6:11 PM EST, February 7, 2013
Frank Ocean is that rare artist whom polar opposites — skeptical tastemakers in it for the art and music-industry insiders obsessed with chart position — can agree on. Ocean's major-label debut, "Channel Orange," recently found itself comfortably atop the annual Village Voice poll of more than 700 critics nationwide. And Ocean is up for six awards at the 55th annual Grammys, which will be announced Sunday in Los Angeles (7 p.m. on CBS).
The Grammys are voted on by the National Academy of Recording Arts and Sciences, a notoriously conservative group of music-industry professionals. But in recent years the academy has started to show signs of recognizing newer artists in their prime, rather than waiting for them to marinate a few decades before bestowing big awards on them (here's looking at you, Steely Dan). In recent years, the top awards have gone to Adele and Arcade Fire, relatively young, critically acclaimed artists. This year, the 25-year-old Ocean finds himself competing for three of the top four Grammys: album of the year ("Channel Orange"), record of the year ("Thinkin' 'Bout You") and best new artist.
His competition includes rising stars such as fun. and Mumford & Sons, who were each nominated for six Grammys, and Miguel and the Black Keys, each up for five awards. Ocean is the critics' favorite for album of the year, which is usually the kiss of death. He's up against some formidable contemporaries: the Black Keys ("El Camino"), fun. ("Some Nights"), Mumford & Sons ("Babel") and Jack White ("Blunderbuss"). In years past, one would have expected to see veterans such as Bruce Springsteen, Coldplay or Bonnie Raitt in this category, but this year the emphasis is very much on the new guard.
Though he has sold about 500,000 copies of "Channel Orange," no small accomplishment in an era of declining album sales, Ocean isn't quite on par with his competition as a commercial force. But he resonates as an adventurous artist and cultural symbol — he's in many ways the biggest music story of 2012.
Just before his album's release in July, Ocean revealed that he fell in love with a man when he was 19. As an R&B artist with ties to the hip-hop world (he's a member of the notorious collective Odd Future Wolf Gang Kill Them All), Ocean had little to gain by making such an announcement. He's part of a music culture that has evinced little tolerance for gays and bisexuals. But his coming-out statement focused not on gender or equal rights, but on universal human feelings: passion, obsession, unrequited love. Two songs on "Channel Orange" were addressed to an unnamed "he," but again the nuanced nature of Ocean's songwriting and singing made that almost beside the point. By keeping things low-key, almost casual, rather than purporting to make some grand statement about gay liberation, Ocean put the focus where it belonged: on the art. And the music created a truth so undeniable that it transcended boundaries of sexuality, gender, generation and race.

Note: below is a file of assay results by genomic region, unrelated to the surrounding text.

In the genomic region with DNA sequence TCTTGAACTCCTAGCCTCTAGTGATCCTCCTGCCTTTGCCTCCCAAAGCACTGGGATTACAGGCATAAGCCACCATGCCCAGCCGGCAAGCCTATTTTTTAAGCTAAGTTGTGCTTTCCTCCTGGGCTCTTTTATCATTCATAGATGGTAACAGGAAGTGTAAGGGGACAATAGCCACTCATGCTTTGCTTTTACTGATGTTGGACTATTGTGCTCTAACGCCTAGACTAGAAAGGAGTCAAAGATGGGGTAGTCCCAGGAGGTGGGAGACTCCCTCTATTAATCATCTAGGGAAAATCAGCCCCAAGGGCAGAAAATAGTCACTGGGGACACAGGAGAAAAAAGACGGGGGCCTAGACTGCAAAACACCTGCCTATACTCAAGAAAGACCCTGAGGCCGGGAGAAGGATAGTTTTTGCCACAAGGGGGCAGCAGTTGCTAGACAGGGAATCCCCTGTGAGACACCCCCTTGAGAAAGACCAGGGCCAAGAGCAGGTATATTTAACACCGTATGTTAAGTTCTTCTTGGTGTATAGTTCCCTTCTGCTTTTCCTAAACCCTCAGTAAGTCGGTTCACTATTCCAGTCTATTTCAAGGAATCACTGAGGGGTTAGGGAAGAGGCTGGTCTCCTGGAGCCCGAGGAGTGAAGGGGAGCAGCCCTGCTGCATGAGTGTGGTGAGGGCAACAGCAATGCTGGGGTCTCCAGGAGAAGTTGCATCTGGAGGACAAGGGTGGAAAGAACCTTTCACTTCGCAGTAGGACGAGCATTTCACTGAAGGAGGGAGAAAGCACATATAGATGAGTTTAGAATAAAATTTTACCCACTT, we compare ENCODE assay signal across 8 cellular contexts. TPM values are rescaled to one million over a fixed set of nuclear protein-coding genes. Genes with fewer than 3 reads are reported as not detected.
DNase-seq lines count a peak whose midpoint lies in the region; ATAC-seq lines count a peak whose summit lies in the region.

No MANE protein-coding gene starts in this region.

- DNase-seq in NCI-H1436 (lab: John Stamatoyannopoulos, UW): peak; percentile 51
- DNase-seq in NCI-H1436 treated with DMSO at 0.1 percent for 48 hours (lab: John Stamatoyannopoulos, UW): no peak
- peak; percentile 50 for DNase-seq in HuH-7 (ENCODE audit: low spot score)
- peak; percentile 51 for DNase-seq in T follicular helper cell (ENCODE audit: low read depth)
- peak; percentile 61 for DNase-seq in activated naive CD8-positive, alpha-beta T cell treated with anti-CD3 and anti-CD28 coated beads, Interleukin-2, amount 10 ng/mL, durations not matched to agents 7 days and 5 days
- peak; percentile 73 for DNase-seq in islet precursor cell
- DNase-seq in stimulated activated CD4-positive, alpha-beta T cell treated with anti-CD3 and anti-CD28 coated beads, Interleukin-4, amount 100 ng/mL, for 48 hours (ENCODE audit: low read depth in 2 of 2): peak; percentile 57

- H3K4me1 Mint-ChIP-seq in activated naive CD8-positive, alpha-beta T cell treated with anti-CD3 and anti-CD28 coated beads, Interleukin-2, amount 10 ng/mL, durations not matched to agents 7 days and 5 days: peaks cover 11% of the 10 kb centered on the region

"Channel Orange" is an album about what it feels like to be a stranger in a strange world. Ocean is a New Orleans kid who wound up in California, and his narrators find themselves seduced by sunshine and images of wealth, only to sin beneath numbing inertia, disconnection, drugs. The album drifts in a narcotic haze, and then delivers lightning bolts like "Bad Religion," a song that brilliantly, movingly distills the narrator's troubled life into a three-minute, one-sided conversation with a taxi driver.
Besides breaking with the aggressive swagger of most commercial R&B, Ocean also delivers music that depends less on beats, hooks and attitude than it does texture and insinuation. "Channel Orange" mixes folk melody, electronic atmosphere, soul-singer passion, Brazilian bossa-nova introspection and progressive, nonlinear arrangements. Ocean is one of many mold-breaking R&B artists to have emerged in recent years, including Miguel, whose "Kaleidoscope Dream" is similarly ambitious. Also part of the Ocean wave: the moody, late-night dramatics of the Weeknd, the psychedelic musings of Kid Cudi, the subtle anxieties of Solange and Dawn Richard. These artists' reference points aren't from the usual suspects or eras, but the highly personal work of Marvin Gaye post-"Let's Get It On," the more eccentric Prince albums from the '80s, and '70s cult heroes such as Shuggie Otis and Labi Siffre.
Ocean's personality also cuts against the trend toward bolder personalities that has sustained pop, rock, R&B and hip-hop in recent years: Nicki Minaj, Lady Gaga and Rihanna plot each move for maximum social-media impact, and new bands such as The Lumineers and Mumford & Sons hammer their acoustic instruments with heavy-handed gusto. But you won't find Ocean's name or picture anywhere on the cover of "Channel Orange." As the album's executive producer he lists "Everest," who happens to be the singer's Bernese mountain dog. It's as though Ocean would like to be invisible. But on Sunday night, he won't be.
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